The failback to the source cluster is accelerated when you run the DomainMark job in advance of the actual failback. The checkbox Prepare policy for accelerated failback performance prepares the source cluster for failback under normal operation, before a failback, by allowing the DomainMark job to run the next time the policy runs. Alternatively, from the CLI, set the --accelerated-failback true flag to enable accelerated failback.
After you complete a failover to the target cluster and new data is written to the target cluster, a failback to the source cluster requires a resync-prep action to accept the intervening changes from the target cluster. The resync-prep action requires the original source cluster to temporarily function as a target cluster, where the original target cluster is now writing data to the original source cluster. During this process, before the original target cluster can write data to the original source cluster, is when the DomainMark job must run on the original source cluster. However, by selecting the checkbox Prepare policy for accelerated failback performance, the DomainMark job ran before the failback, minimizing the failback duration.
Conversely, if you do not select this checkbox, the failback process consumes more time because the DomainMark job runs during the failback rather than in advance.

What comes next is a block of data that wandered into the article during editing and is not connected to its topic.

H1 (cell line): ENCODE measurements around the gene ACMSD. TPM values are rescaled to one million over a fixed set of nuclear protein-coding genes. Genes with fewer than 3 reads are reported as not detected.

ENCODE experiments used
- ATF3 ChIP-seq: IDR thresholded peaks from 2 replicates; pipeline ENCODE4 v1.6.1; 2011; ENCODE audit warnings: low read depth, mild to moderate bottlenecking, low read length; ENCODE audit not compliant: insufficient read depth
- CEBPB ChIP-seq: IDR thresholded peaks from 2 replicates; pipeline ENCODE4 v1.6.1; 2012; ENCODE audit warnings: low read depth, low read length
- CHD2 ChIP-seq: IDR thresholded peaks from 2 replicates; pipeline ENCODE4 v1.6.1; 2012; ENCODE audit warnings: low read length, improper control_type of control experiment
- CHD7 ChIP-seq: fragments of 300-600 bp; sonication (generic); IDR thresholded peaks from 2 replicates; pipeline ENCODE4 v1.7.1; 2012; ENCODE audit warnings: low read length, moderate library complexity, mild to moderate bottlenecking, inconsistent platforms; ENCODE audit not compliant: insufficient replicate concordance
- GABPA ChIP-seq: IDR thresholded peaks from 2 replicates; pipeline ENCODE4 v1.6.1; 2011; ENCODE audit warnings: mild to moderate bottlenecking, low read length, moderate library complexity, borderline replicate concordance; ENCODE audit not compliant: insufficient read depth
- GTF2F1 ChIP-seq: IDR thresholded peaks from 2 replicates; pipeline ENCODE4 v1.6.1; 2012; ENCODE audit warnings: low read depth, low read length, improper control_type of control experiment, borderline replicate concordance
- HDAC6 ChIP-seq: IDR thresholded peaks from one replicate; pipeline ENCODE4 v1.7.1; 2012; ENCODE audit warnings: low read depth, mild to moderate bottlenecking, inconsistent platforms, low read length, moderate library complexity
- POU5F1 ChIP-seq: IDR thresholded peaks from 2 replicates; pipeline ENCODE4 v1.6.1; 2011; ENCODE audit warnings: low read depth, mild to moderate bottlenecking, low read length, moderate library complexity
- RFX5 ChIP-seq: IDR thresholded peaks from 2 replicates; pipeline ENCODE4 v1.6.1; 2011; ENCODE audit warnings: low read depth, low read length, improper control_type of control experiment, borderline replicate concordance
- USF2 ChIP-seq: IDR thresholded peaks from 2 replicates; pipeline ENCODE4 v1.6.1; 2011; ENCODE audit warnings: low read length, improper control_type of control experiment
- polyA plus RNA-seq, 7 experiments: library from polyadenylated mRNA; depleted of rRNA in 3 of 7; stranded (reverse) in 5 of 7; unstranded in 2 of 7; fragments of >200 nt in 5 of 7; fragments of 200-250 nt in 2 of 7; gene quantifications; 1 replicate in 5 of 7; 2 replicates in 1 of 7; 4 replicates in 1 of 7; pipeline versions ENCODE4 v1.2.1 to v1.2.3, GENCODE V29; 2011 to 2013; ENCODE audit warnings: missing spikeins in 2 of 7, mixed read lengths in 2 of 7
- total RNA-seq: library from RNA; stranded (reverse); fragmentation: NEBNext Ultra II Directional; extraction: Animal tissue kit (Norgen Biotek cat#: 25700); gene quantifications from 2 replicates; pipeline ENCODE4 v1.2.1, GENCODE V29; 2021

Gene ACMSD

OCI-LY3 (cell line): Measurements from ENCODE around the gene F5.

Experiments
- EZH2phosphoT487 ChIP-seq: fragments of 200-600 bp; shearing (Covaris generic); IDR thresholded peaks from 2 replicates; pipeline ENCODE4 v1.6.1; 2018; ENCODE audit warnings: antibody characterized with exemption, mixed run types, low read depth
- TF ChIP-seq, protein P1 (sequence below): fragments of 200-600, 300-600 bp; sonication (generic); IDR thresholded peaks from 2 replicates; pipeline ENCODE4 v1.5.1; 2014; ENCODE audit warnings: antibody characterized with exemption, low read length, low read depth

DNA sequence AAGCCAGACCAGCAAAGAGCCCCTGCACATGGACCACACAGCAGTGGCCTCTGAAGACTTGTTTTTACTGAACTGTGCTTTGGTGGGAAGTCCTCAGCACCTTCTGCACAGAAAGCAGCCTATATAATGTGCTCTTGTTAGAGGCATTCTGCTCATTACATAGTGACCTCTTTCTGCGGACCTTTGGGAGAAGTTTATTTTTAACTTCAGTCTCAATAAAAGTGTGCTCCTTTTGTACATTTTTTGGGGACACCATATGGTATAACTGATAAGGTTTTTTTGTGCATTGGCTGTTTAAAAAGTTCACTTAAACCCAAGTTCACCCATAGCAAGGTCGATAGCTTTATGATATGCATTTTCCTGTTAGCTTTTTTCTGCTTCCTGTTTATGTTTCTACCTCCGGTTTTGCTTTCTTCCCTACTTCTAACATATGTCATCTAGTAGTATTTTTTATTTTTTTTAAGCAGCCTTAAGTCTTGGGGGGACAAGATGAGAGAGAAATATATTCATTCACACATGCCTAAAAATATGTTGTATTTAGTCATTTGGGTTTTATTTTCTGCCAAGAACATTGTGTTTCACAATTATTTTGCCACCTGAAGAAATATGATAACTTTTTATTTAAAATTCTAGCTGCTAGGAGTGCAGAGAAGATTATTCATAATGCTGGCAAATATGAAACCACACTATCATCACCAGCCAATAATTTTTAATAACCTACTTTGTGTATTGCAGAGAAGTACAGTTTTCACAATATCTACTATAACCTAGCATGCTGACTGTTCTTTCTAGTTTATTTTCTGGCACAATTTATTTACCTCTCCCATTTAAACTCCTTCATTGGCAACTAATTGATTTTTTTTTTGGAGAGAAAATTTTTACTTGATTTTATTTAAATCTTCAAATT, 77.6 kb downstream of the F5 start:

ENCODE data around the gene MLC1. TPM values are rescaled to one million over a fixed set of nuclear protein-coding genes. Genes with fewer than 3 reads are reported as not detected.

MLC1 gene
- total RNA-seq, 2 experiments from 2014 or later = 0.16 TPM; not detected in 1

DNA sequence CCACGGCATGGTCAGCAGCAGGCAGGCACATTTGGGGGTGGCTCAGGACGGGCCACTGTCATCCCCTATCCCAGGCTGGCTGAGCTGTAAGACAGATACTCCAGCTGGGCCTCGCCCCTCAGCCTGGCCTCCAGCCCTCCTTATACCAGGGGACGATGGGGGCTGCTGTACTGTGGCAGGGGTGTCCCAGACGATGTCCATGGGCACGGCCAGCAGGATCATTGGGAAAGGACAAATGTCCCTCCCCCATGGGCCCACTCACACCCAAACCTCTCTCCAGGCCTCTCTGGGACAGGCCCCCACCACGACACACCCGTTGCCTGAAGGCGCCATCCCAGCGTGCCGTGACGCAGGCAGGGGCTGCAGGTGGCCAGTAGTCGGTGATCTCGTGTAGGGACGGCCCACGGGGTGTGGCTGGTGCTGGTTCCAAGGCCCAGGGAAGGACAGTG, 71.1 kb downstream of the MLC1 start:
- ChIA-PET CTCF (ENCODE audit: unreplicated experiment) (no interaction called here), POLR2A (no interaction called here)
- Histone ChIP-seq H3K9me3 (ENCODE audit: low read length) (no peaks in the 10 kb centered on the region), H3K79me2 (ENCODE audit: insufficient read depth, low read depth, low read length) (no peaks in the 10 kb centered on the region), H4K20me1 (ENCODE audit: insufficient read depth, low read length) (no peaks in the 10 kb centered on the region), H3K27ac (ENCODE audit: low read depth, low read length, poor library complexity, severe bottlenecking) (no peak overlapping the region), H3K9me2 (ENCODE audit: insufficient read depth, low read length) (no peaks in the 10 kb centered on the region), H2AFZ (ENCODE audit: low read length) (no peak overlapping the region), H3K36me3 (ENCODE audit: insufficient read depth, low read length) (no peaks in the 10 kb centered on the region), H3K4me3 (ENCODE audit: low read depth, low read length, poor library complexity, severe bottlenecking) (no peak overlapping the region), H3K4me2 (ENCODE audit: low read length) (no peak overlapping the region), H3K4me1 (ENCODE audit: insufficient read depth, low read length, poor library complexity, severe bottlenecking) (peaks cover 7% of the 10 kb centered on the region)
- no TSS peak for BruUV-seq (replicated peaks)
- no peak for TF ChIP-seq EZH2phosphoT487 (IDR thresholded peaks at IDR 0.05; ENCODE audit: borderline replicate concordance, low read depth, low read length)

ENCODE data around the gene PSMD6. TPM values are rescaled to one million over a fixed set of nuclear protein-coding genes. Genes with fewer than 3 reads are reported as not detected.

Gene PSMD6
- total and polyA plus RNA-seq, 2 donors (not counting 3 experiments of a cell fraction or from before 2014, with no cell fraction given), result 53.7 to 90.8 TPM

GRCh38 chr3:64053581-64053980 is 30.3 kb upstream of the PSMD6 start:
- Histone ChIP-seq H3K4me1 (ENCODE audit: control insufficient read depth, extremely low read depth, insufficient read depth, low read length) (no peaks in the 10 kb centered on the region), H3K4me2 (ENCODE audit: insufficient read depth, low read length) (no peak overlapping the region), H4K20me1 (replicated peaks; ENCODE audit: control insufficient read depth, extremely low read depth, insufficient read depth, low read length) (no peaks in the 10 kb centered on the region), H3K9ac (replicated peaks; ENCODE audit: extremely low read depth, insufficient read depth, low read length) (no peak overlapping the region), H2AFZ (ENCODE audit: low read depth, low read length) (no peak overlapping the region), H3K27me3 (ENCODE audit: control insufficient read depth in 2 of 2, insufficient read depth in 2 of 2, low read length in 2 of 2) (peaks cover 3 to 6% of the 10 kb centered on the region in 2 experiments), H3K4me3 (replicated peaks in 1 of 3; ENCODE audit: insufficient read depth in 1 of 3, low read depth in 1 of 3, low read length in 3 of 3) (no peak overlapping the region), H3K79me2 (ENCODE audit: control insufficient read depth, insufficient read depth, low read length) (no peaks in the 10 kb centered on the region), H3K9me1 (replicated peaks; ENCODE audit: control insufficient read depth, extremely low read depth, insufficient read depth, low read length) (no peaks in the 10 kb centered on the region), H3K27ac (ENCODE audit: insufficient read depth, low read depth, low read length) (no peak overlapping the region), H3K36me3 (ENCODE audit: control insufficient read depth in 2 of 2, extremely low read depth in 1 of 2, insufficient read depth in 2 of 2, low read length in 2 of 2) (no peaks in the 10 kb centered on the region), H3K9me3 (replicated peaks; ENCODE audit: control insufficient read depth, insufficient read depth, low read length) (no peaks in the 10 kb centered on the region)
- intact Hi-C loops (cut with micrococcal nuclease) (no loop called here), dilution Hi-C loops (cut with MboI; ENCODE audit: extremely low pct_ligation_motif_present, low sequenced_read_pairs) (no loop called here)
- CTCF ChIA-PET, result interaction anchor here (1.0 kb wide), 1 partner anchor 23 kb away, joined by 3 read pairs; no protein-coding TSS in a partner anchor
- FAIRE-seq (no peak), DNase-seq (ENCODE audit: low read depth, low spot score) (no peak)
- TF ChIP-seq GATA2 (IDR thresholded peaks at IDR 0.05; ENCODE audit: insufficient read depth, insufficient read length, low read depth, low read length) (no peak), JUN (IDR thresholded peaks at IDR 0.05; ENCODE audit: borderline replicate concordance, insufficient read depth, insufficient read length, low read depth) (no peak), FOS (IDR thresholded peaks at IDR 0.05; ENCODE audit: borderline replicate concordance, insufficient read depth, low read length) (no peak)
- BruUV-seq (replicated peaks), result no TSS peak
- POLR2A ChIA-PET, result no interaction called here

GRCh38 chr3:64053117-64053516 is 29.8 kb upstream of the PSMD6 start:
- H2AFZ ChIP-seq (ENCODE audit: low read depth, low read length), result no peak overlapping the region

Alternatively, to manually run the DomainMark job, rather than the next time the policy runs, use the following command:
isi job start DomainMark --root=<patm> --dm-type=synciq
Note: As a best practice, select the checkbox Prepare policy for accelerated failback performance during the initial policy configuration. This action minimizes downtime during an actual outage where time is of the essence. If an existing policy does not have this checkbox selected, you may select it retroactively. Otherwise, to avoid extending the failback time, you must run the above manual CLI command before the first failover.
After you select the checkbox, the DomainMark job runs only once for the policy. Depending on the policy and dataset, it can take several hours or more to complete. When you select the checkbox, it does not require any further configuration, irrespective of the failover duration and how the dataset on the target cluster has changed.